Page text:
Ramblers on target for shooting butt in the Yorkshire Dales
Grouse shooting has been an important '“ if far from universally popular '“ part of Yorkshire life for generations, but this shooting butt located in the middle of Widdale Little Tarn may perhaps be the most unusual example of its interaction with the local landscape.
Reported to have been built by a local gamekeeper, the butt, which can be reached by walking along a small stone causeway path, sits on Great Knoutberry Hill at the head of Dentdale. The border between Yorkshire and Cumbria is marked through the tarn, with Yorkshire on the left of the small causeway path.
While the likes of Springwatch presenter Chris Packham oppose grouse shooting as “moorland vandalism”, its proponents point to both its beneficial economic impact for large estates, as well as the way in which management of the moors for grouse produces broad stretches of heather in the Dales. This is because grouse are dependent on short, young heather plants for food while old, bushy heather provides shelter and nest cover.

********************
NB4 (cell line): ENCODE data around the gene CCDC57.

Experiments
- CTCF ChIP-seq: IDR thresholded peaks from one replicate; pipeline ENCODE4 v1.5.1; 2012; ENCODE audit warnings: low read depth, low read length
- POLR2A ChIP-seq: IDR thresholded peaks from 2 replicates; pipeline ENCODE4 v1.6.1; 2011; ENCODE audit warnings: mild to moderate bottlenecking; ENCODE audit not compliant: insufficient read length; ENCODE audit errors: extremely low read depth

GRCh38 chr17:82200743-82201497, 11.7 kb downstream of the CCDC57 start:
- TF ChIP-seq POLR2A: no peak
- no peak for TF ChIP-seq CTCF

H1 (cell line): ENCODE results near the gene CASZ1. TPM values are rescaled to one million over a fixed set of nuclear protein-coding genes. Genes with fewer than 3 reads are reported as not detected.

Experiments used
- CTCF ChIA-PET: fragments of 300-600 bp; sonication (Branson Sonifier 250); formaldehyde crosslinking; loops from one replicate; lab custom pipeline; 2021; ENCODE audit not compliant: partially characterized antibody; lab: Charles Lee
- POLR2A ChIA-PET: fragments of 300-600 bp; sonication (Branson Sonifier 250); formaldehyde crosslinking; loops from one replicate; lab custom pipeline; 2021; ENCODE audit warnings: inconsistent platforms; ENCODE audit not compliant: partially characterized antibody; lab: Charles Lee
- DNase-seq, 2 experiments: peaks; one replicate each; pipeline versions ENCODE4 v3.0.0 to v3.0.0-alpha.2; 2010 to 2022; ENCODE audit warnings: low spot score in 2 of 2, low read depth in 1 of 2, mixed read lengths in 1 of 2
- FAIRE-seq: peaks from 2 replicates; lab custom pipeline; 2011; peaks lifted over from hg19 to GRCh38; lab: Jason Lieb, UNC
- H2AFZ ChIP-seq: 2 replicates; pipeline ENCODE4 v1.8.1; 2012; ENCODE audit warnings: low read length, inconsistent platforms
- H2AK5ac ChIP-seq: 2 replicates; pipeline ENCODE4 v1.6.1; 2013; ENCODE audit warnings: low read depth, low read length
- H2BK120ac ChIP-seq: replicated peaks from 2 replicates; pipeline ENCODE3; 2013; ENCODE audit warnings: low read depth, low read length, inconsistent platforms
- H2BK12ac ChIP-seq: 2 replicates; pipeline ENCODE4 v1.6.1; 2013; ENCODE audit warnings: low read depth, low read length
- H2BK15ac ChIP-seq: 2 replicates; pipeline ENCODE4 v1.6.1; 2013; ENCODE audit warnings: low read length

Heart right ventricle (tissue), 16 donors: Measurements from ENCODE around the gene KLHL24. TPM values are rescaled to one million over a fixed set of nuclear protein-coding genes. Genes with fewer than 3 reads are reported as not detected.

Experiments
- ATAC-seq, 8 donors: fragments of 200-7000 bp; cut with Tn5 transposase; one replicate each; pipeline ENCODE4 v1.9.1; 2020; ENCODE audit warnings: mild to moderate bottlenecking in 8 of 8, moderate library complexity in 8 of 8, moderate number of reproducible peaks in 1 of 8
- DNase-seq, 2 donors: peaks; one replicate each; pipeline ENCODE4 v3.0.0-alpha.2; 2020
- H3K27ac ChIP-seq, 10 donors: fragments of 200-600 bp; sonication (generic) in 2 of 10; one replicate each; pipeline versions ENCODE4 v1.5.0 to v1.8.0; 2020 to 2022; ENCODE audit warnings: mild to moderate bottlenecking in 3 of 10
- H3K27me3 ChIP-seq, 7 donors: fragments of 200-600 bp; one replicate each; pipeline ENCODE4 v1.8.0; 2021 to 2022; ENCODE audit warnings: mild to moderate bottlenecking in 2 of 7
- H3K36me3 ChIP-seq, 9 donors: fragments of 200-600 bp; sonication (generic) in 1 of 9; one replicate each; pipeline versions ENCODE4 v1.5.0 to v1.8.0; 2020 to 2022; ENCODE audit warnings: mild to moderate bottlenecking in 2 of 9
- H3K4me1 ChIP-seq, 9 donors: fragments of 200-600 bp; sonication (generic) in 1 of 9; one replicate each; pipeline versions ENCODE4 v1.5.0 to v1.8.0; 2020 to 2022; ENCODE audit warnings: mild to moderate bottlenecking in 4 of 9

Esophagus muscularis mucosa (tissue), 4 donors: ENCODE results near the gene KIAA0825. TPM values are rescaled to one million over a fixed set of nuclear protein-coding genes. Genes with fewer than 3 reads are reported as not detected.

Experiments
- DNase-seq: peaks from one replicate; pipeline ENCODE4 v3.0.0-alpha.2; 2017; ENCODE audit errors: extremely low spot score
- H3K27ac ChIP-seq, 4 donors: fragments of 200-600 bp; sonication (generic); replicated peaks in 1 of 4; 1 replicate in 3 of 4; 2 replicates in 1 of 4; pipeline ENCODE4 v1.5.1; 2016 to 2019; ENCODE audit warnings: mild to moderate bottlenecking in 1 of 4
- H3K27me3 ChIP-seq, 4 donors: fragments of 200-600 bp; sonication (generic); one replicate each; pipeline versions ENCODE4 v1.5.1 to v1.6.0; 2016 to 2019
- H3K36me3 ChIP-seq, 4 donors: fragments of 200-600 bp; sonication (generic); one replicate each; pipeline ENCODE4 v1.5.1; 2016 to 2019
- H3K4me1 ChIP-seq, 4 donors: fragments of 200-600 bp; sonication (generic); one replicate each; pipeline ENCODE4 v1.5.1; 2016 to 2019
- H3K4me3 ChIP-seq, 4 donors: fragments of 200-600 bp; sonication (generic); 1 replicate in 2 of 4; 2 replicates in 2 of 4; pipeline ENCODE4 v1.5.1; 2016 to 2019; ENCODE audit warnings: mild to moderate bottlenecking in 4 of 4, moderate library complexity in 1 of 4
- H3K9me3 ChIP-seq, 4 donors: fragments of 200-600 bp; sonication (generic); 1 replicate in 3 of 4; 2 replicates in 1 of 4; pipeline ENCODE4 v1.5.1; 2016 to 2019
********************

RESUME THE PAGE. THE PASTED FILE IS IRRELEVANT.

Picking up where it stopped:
This remote spot in a beautiful location is not just attractive to those involved in shooting, however. Many ramblers have visited the shooting butt and commented on the solitude and attractiveness of the location.
The My Yorkshire Dales blog, written by Matt O’Brien, summed up the experience of “walking out on the little stone causeway and standing in the grouse butt surrounded on all sides by the tarn” as “a fairly unique experience”.
He said that in June 2004, prior to the building of the shooting butt, he had visited both the Little Tarn and the neighbouring Great Tarn. “I visited both Widdale tarns on a beautiful summer’s day on one of my earliest walks in the Dales,” he said. “It was the first time I’d encountered an upland tarn in nice weather and my love of tarns can be traced back to that day. For that reason both Widdale Tarns will always hold a special place in my heart.”
There will undoubtedly be many other nature lovers who have exactly the same feelings towards this unique location.
Technical details: Fuji X-Pro1 camera, 18-55mm lens, exposure of 1/60th second @f20, ISO 400.